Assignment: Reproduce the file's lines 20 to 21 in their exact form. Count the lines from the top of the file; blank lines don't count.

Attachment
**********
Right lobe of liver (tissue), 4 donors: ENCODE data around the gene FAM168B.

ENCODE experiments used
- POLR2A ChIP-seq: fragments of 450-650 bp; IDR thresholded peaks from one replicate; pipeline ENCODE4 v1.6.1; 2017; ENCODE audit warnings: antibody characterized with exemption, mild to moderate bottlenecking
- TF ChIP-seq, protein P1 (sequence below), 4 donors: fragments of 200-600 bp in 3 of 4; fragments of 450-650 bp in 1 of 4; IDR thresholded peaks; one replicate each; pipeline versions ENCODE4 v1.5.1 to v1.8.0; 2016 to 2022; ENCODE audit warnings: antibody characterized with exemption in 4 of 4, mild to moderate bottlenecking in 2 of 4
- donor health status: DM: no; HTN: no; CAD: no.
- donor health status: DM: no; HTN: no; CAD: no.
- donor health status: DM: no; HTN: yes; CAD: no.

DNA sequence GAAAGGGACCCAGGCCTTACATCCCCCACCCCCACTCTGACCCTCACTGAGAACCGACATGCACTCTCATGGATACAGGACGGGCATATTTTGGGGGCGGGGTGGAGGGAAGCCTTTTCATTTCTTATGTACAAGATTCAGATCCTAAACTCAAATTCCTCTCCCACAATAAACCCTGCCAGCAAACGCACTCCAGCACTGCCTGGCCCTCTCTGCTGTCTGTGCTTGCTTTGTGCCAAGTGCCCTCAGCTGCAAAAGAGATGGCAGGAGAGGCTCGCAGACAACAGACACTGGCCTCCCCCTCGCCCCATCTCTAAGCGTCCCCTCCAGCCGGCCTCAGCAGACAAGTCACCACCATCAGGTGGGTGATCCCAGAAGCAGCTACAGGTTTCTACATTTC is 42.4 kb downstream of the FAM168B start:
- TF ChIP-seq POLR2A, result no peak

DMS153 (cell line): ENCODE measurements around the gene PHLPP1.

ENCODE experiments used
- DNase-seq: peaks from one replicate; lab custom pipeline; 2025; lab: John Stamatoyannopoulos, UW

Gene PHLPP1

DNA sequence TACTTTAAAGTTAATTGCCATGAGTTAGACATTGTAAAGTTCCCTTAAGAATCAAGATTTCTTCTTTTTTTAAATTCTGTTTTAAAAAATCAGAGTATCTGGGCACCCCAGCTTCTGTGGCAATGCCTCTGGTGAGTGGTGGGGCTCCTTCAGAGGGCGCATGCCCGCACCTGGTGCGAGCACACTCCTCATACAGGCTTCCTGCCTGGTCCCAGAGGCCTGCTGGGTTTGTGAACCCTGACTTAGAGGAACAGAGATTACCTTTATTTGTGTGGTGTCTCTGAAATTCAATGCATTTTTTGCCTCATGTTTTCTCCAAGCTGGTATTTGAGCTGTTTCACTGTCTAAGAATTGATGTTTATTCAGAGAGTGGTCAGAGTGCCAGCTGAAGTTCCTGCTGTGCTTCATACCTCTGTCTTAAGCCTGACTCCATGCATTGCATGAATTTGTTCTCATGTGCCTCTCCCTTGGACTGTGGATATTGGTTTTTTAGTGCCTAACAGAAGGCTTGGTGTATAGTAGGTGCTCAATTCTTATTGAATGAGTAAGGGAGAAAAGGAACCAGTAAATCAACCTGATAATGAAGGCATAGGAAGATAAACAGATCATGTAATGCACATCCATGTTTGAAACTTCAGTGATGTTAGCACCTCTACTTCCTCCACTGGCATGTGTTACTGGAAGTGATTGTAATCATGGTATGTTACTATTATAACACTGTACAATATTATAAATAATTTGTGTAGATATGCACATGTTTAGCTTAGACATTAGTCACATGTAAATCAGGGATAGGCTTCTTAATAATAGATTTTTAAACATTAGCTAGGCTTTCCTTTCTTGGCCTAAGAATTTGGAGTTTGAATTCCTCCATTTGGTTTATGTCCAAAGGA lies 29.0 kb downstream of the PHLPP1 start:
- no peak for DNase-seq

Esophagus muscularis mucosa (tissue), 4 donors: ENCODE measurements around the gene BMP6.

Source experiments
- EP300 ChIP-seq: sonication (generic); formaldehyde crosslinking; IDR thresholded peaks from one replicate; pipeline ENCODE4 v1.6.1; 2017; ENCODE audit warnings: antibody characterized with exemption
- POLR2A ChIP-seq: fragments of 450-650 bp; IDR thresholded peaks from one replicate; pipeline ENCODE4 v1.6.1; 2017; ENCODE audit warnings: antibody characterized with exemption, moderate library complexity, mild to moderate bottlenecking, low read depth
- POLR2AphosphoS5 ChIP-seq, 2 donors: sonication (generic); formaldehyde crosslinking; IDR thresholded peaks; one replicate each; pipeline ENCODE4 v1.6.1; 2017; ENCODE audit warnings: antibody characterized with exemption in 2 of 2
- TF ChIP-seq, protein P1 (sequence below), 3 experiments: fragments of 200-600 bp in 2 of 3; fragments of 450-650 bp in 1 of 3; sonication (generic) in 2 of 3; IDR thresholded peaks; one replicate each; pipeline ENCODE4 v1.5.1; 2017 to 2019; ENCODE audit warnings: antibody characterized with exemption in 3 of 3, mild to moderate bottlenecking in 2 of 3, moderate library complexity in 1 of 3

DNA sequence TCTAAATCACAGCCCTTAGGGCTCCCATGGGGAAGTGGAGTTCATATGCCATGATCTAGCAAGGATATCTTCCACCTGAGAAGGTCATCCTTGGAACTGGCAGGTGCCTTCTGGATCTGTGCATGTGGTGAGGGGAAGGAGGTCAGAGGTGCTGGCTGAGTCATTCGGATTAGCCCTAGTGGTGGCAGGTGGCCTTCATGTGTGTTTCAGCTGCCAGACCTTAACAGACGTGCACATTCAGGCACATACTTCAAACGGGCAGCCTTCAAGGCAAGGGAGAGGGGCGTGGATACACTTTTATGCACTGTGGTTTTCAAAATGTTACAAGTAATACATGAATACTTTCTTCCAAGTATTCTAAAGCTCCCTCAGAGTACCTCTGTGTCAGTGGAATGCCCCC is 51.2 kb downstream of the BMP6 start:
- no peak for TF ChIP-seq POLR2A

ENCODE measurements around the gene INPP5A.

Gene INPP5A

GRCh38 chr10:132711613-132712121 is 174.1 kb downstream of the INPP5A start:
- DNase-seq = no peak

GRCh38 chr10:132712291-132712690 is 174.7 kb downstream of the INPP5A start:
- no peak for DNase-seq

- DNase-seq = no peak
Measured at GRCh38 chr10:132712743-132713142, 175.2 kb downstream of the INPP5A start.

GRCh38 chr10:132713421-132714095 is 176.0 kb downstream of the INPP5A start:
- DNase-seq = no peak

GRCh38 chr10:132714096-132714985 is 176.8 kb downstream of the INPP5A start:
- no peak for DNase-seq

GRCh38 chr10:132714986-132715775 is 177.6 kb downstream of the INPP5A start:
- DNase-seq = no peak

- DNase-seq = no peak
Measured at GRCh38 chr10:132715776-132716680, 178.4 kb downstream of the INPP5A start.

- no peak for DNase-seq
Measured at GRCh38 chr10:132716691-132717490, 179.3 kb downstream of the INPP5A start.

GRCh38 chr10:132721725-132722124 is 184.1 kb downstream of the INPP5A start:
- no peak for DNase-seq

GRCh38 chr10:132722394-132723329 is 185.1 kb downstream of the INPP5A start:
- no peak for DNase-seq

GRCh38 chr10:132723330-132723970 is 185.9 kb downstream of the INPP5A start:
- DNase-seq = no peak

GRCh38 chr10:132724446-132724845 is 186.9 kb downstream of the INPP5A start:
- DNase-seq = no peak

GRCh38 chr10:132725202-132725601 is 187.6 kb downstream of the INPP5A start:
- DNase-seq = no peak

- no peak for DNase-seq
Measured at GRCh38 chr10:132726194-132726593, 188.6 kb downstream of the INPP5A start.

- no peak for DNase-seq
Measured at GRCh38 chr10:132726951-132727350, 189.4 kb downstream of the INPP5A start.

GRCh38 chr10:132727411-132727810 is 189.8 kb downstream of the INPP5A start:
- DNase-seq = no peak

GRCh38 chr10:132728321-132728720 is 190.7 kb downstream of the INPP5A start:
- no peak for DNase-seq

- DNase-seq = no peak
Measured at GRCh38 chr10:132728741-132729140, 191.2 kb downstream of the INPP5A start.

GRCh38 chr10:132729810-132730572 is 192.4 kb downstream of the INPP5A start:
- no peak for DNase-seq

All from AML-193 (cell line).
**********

- POLR2AphosphoS5 ChIP-seq, 2 donors: sonication (generic); formaldehyde crosslinking; IDR thresholded peaks; one replicate each; pipeline ENCODE4 v1.6.1; 2017; ENCODE audit warnings: antibody characterized with exemption in 2 of 2
- TF ChIP-seq, protein P1 (sequence below), 3 experiments: fragments of 200-600 bp in 2 of 3; fragments of 450-650 bp in 1 of 3; sonication (generic) in 2 of 3; IDR thresholded peaks; one replicate each; pipeline ENCODE4 v1.5.1; 2017 to 2019; ENCODE audit warnings: antibody characterized with exemption in 3 of 3, mild to moderate bottlenecking in 2 of 3, moderate library complexity in 1 of 3